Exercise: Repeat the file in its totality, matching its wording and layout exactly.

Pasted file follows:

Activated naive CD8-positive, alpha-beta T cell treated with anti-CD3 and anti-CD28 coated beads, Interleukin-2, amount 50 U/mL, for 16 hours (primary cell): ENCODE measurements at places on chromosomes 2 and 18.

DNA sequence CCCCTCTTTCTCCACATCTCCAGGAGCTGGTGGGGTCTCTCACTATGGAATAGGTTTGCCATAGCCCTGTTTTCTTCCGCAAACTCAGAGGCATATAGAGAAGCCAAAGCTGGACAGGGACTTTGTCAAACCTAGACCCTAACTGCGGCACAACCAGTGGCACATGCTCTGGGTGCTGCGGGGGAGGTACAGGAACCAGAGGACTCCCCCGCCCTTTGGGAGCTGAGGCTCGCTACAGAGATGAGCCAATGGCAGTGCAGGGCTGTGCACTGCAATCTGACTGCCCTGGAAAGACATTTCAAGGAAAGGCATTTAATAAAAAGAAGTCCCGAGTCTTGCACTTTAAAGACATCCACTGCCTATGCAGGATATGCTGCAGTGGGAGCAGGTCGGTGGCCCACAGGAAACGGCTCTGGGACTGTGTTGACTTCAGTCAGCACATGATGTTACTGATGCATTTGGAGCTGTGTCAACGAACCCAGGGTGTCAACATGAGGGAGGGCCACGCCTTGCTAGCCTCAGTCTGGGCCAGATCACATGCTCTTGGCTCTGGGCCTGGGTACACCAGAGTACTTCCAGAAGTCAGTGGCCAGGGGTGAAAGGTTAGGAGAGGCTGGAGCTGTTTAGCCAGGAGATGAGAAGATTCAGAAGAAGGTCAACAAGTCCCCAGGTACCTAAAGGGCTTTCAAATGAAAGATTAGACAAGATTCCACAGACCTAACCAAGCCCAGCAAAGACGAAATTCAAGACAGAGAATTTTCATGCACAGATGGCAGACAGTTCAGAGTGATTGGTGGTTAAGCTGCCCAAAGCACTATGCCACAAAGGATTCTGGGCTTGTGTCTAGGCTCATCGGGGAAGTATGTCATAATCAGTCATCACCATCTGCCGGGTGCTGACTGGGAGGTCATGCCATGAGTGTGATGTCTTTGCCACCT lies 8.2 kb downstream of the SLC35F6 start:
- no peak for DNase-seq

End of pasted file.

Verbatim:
Activated naive CD8-positive, alpha-beta T cell treated with anti-CD3 and anti-CD28 coated beads, Interleukin-2, amount 50 U/mL, for 16 hours (primary cell): ENCODE measurements at places on chromosomes 2 and 18.

DNA sequence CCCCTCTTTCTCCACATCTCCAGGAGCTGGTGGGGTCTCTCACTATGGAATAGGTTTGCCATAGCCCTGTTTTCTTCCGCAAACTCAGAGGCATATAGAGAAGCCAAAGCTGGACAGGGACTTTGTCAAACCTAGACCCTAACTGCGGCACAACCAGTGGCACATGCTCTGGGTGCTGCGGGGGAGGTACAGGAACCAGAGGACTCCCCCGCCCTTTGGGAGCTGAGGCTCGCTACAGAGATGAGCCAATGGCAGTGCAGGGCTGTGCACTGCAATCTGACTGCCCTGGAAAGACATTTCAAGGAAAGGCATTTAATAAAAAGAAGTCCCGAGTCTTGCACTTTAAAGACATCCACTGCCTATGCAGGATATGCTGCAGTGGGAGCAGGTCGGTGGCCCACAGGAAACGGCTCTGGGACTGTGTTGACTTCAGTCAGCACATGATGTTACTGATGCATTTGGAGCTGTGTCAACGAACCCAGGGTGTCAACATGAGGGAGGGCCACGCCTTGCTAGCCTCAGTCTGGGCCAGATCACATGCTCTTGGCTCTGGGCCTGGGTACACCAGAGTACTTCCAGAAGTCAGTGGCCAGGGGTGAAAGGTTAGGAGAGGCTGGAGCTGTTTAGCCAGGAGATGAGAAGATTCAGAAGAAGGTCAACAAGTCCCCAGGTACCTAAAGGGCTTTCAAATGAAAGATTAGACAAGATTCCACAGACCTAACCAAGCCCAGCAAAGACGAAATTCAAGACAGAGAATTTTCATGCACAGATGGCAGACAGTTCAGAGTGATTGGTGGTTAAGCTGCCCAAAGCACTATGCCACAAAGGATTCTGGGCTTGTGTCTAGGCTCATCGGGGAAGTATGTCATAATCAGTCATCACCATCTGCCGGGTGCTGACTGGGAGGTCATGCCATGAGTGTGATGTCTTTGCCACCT lies 8.2 kb downstream of the SLC35F6 start:
- no peak for DNase-seq